An increasing number of entrepreneurs are recognizing how improv comedy can bring serious benefits to their business, including new ideas and fresh approaches.
Improv can improve teamwork, collaboration and innovation in a workplace. Use of the "Yes, and” technique means team players build on the thoughts of others, rather than shutting down the ideas of their peers by presenting problems and roadblocks.
As an improviser performing in the Twin Cities, I’ve found that the skills used onstage often pay off in the boardroom, especially for those who are fresh arrivals to a team, new to a career or trying to launch business initiatives. These seven improv lessons can help you overcome doubts and add value when and where it’s needed most:
The late Del Close, a wild force of an actor, writer and teacher of improv -- who trained folks like Bill Murray, Tina Fey, the Belushi brothers, Amy Poehler and Stephen Colbert, to name a few -- coached actors to live and breathe this mantra: Follow the fear.
If that leap you’re getting ready to make leaves your palms sweaty and your breath short, then do it. If a new idea refuses to be silenced, then go for it. This advice applies especially well to those pursuing a new creative or strategic endeavor.
Often your fear is what’s guiding you. Perhaps the direction is a challenging one, but it’s probably the right one. Trust your instincts and throw your committed effort behind it.
You’ll never know what’s going to happen next, so don’t try to figure it out. Most projects and initiatives involve a variety of moving parts that come at you from various directions, often with missing details or information. Del Close is said to have described the Harold, a long-form improv structure, as “like building a 747 in mid-flight.”
If you let uncertainty or chaos derail you, that means lost time and opportunities. Cozy up to chaos and let unknowns (and surprises) fuel your performance rather than hinder it.
Certain improvisers act as if they know best how a scene should go. So what do they do? They gently (or not so gently) guide their team into the abyss with them, steamrolling ideas and staunching possibilities.
No thanks. Instead, know that each person brings a unique perspective to the team and can lead everyone to exciting discoveries. When tackling a project, follow this advice attributed to Close: “Don’t bring a cathedral into a scene. Bring a brick; let’s build together.”
There’s a saying in improv circles meant to dissuade actors from going for the easy laugh ather than responding to a scene in a genuine way: “Don’t be funny. You’re not funny.”
Trying to be something you’re not can be off-putting to other staffers and clients. They can spot misguided and misplaced effort miles away, and in keeping with the approach of improviser T.J. Jagodowski, effort is ugly.
Improvisers work hard to make sure their scenes appear as natural and effortless as possible. Organizations responding to business challenges or client needs should follow that lead. Be authentic, real and rely on hard work to deliver results so remarkable, they seem effortless.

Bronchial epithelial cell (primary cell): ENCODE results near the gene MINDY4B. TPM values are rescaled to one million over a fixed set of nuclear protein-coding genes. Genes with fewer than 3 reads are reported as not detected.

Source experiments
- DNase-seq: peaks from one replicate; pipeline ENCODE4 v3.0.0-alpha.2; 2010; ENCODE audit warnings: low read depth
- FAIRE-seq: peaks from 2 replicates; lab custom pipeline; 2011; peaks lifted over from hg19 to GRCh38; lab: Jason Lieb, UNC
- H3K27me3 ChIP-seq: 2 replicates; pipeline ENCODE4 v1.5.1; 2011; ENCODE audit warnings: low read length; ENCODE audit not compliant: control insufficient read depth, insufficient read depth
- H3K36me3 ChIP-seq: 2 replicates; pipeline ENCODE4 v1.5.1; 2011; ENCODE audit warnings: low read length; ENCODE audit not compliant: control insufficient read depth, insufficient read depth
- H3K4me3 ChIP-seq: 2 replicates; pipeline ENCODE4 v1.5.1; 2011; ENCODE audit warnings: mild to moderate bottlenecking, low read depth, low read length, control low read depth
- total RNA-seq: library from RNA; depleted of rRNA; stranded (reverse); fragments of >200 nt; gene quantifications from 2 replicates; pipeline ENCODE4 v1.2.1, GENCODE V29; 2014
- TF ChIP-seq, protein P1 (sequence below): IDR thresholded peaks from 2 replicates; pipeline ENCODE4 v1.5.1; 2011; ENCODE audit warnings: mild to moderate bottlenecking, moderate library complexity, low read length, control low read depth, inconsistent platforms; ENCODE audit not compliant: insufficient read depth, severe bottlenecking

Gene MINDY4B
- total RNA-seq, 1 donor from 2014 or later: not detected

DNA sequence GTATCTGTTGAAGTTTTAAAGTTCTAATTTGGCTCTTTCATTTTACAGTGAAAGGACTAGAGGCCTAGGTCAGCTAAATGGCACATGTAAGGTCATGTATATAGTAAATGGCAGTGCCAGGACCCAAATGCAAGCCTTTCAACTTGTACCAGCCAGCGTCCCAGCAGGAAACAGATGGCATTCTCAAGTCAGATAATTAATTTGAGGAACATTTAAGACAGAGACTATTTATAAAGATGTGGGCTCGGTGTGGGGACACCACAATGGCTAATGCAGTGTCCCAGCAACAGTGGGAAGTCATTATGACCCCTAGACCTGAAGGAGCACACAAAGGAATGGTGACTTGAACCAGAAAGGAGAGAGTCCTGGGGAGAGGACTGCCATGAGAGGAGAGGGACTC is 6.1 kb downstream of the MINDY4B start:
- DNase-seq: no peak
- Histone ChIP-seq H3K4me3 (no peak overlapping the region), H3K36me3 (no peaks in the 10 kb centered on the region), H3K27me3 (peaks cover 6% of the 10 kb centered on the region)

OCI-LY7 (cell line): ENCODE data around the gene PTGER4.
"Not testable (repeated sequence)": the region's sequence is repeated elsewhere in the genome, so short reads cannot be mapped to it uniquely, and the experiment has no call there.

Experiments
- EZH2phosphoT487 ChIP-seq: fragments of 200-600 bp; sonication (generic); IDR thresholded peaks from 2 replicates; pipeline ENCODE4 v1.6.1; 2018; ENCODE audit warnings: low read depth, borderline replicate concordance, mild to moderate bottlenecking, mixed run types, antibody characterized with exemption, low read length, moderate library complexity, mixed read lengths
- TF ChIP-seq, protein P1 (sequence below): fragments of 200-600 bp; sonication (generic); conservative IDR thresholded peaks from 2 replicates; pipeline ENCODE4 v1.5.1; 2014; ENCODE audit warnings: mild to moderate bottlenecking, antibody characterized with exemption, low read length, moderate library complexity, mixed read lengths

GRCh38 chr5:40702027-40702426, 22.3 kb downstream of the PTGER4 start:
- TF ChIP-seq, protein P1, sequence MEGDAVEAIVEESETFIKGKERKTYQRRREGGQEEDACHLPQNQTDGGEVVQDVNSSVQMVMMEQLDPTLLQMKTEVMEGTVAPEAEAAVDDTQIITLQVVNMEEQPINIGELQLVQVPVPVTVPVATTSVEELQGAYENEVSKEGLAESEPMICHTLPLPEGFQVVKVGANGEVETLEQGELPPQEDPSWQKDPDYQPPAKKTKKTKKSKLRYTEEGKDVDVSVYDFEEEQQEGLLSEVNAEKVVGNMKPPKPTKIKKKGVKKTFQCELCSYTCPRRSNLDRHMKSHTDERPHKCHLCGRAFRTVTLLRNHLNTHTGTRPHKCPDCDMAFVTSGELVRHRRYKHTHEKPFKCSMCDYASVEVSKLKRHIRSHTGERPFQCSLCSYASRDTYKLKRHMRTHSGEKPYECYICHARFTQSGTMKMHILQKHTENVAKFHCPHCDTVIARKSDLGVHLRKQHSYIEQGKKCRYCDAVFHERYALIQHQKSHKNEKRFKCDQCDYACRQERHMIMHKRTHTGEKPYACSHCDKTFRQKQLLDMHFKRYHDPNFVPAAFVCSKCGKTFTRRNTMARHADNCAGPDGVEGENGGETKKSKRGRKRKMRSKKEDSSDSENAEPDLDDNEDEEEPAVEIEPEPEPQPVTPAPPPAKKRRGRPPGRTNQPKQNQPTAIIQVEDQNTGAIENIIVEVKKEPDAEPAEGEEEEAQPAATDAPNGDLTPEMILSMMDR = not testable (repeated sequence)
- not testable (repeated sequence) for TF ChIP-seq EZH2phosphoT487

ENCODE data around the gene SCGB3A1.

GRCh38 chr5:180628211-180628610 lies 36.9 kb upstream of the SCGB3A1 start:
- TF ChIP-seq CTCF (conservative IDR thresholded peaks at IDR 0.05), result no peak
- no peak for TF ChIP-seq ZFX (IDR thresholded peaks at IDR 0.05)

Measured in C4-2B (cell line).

Make strong declarations and don’t be subtle. Don’t be coy. In improv, a partner acting in a scene doesn’t want to engage in a guessing game. And members of an audience don't want to watch it. They want progress. They want a show. They want change.
How does that happen? Voice your thoughts with authority and with clear meaning and intent. Don’t let confusion hinder progress. It’s a waste of time and talent.
Displaying solid emotion and a point of view is vital to creating any character on an improv stage. But introduce apathy and the scene dies.
Bring apathy to the boardroom and your ability to add value ends. Teacher and improviser Jill Bernard tells me via email that she instructs her students, "If you give yourself something simple, an emotion, a voice, a posture, then no one can steamroll you. You’re starting from a position of strength." This confident and anchored approach makes the person valuable onstage and indispensable on a business team.
Don’t waver. Don’t hedge your bets. Be decisive. This doesn’t mean your opinions can’t change. It just means you know exactly where you’re starting and so does your team.
Self-editing is an improviser’s worst enemy. The more you get inside your head, the more you want to stay quiet, the more you do nothing.
Improviser and teacher Susan Messing has this to say about how far a person can push improv: “You’re only limited by your lack of imagination and fear of appearing stupid.”
When it comes to tackling a new project or making your mark on a new team, the same self-editing methods may come into play. Don’t let them cement you to the stage. And don’t let your fear be a weakness. Let it be a compass.
New business challenges, career ventures and tense boardrooms can present intimidating situations that leave you doubting your ability to make an impact. When looking for a strategic way to add value to your team’s initiatives, think and act like an improviser. In the end, winning audiences and attracting new business really aren't all that different.
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